WDW101Y1 Chapter Notes - Chapter 1: Cesare Lombroso, Cesare Beccaria, White-Collar Crime

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Published on 11 Nov 2011
School
UTSG
Department
Woodsworth College Courses
Course
WDW101Y1
Professor
WDW205H Textbook Notes
Chapter One: Crime and Criminology
-Crime Touches all segments of society
-Involves acts that chock the conscience and others that seem relatively harmless
-Research indicates that habitually aggressive behaviour is often learned in homes in which children are
victimized and parents serve as aggressive role models (learned violence persists in childhood)
-Public fear of crime: important barometer of social health and how people feel about their communities
Criminology & Deviance
-Pg.7 : Hagan’s Varieties of Deviance: depicts relationships between crime and deviance
-three dimensions: evaluation of social harm, level of agreement about the norm and the
severity of societal response
Classical Criminology Pg. 10
-Cesare Beccaria: Italian aristocrat whose writings described both a motive for committing crime and
methods for its control
-Believed that people want to achieve pleasure and avoid pain
-Classical criminology:
1. in every society, people have free will to choose criminal or lawful solutions to meet their
needs of settle their problems
2. criminal solutions may be more attractive than lawful ones because they usually require less
work for a greater payoff
3. people’s choice of criminal solutions may be controlled by their fear of punishment
4. the more severe, certain and swift the punishment, the better able it is to control criminal
behaviour
-“let the punishment fit the crime”
Nineteenth Century Positivism Pg. 11
-Positivism developed inspired by new discoveries in biology, astronomy and chemistry
1. belief that human behaviour is a function of external forces that are beyond individual control
2. use of scientific method to solve problems
Cesare Lombroso and the Criminal Man Pg.12
-Lombrosian theory: offenders are born criminals, inherit criminal traits that impel them into a life of
crime
-Born criminals suffer from atavistic anomalies (traits) : physically they are throwbacks to
more primitive times, when people were savages
The Development of Sociological Criminology
L. A. J. Quetlet
-began cartographic school of criminology
-Most important finding was that social forces were significantly correlated with crime rates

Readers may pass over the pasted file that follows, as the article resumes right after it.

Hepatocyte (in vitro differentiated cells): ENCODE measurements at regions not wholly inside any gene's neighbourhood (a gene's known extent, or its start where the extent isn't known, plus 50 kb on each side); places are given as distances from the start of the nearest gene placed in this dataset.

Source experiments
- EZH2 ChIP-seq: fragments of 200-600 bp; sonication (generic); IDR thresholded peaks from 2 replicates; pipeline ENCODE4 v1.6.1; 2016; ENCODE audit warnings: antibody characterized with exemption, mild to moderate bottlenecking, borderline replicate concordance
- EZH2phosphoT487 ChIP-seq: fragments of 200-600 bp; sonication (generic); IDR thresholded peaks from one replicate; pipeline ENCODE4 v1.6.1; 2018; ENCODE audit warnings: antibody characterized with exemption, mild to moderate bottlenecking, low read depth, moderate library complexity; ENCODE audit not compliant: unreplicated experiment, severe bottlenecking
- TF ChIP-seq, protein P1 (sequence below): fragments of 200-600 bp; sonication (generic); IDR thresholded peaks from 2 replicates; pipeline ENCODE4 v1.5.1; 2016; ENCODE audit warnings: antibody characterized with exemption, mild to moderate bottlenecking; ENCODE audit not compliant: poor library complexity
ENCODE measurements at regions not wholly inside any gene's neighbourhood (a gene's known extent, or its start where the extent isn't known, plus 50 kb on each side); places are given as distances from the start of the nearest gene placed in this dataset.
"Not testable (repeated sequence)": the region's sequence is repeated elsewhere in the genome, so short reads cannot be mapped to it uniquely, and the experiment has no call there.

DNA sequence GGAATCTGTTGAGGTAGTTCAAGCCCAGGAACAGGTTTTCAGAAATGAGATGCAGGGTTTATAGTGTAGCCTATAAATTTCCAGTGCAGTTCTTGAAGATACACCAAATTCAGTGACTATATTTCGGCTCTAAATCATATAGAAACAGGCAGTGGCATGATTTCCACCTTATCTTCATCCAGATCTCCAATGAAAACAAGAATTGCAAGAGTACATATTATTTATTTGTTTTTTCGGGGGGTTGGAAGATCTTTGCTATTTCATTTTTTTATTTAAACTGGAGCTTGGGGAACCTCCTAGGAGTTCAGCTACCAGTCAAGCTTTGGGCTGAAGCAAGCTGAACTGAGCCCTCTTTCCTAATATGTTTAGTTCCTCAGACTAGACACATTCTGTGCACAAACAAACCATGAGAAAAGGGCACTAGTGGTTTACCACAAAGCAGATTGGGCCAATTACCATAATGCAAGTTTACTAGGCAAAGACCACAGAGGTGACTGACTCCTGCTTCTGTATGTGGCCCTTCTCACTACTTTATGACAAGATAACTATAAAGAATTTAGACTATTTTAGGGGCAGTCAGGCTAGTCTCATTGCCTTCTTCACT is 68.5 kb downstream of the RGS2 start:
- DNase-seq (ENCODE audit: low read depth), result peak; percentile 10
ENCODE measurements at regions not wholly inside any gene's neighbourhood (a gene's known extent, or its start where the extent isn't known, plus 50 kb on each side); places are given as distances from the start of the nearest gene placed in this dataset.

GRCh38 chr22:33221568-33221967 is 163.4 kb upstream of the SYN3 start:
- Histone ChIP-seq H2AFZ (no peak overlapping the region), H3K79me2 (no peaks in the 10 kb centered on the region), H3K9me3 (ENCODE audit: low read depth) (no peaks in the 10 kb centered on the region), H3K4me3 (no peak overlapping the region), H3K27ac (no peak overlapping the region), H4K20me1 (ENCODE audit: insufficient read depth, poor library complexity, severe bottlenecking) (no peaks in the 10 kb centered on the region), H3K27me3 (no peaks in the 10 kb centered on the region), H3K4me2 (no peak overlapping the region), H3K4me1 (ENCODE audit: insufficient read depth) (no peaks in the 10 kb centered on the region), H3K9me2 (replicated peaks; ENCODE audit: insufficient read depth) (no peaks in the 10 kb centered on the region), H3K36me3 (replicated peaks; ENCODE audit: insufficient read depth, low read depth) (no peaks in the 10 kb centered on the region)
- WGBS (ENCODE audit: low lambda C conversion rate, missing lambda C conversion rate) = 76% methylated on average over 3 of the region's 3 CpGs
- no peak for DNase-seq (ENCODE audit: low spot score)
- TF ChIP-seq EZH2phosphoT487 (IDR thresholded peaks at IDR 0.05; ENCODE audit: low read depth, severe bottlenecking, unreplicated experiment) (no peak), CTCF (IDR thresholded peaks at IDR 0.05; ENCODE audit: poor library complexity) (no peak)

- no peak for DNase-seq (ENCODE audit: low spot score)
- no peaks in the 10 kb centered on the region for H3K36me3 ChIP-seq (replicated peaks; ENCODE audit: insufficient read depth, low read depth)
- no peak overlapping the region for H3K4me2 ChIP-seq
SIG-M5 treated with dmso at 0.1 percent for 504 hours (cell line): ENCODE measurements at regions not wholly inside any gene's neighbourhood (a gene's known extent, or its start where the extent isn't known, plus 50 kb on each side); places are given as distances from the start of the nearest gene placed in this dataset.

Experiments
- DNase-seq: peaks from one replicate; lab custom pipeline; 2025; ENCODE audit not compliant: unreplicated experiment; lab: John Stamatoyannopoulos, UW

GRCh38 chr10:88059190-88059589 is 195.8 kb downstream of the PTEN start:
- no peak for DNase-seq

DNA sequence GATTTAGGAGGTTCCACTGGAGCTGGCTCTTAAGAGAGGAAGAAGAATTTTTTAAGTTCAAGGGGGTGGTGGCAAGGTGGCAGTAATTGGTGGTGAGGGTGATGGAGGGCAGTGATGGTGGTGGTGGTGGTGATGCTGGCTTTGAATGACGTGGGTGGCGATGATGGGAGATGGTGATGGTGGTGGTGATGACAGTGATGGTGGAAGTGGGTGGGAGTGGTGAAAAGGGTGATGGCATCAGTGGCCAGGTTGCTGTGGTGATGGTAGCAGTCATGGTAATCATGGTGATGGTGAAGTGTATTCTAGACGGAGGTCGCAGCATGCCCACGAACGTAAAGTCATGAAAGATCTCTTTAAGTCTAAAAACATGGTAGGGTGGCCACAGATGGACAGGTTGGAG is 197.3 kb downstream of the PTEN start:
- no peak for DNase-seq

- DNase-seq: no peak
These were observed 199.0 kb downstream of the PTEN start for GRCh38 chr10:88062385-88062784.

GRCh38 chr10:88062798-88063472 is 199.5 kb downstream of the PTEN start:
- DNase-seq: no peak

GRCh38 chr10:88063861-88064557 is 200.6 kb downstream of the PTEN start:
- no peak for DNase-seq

Emile Durkheim
-vision of social positivism: crime is normal because it has existed in every age, in both poverty and
prosperity
-crime is essential in society because it is virtually impossible to imagine a society in which criminal
behaviour is totally absent
-as long as human differences exist, crime is inevitable, serving as a symbolic reminder of moral
boundaries
-existence of crime implies that a way is open for social change and that the social structure is not rigid
or inflexible
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-anomie arises because of rural societies (mechanical) shift to modern societies (organic)
The Chicago School and McGill School Pg. 14
-Robert Ezra Park, Ernest W. Burgess and Louis Wirth: inspired a generation of scholars to conclude
that social forces operating in urban areas create criminal interactions (Chicago School)
-1930s: social psychologists argued that the individual’s relationship to education, family life and peer
relations is the key to understanding human behaviour
-Criminality is linked to the lack of socialization
Conflict Criminology
-Marx: the character of society is determined by the way people develop and produce material goods
-Important relationship is between the owners (bourgeoisie) + means of production
(proletariat)
-Marx believed exploitation of working class would eventually lead to class conflict
-Sociologists who applied Marx principles created conflict oriented radical criminology of 1970s
-Economic system for producing the conditions that support a high crime rate
Criminology Today Pg. 15
-Conflict criminologists: see social and political conflict as the root cause of crime
-Inherently unfair economic structure of advanced capitalist countries is the engine that drives
the high crime rate
(1) lack of resources causes the poor to commit crimes (prostitution
(2) powerful are able to define the actions of the poor as crime
-criminology: has a rich history that still exerts an important influence on the thinking of its current
practitioners
What Criminologists Do: The Criminological Enterprise
-Criminologists are primarily interested in studying crime and criminal behaviour
-Concept summary Pg. 16 1.2 “The Major Perspectives of Criminology”
Criminal Statistics Pg. 16
-Criminal statistics: involves measuring the amount and trends of criminal activity
-Try to create valid and reliable measurements of criminal behaviour
-Study of criminal statistics is one of the most crucial aspects of the criminological enterprise: without
valid and reliable data courses, efforts to conduct research on crime and create criminological theories
would be futile
Sociology of Law Pg. 17
-Sociology of law: another subarea of criminology; concerned with the role that social forces play in
shaping criminal law and role of criminal law in shaping society
-Criminologists partake in updating content of criminal law
-Law must be flexible and respond to changing times and conditions
Theory Construction
-Theory construction: why do people engage in criminal acts?
-May be concerned with social, physical, psychological, political factors; criminologists are not
completely sure
Criminal Behaviour Systems Pg. 20
-involves research on specific criminal types and patterns (violent crime, theft crime, public order crime
and organized crime)
-white collar crime: business related offences
-study of criminal behaviour also involves research on the links between different types of crime and
criminals (crime typology)
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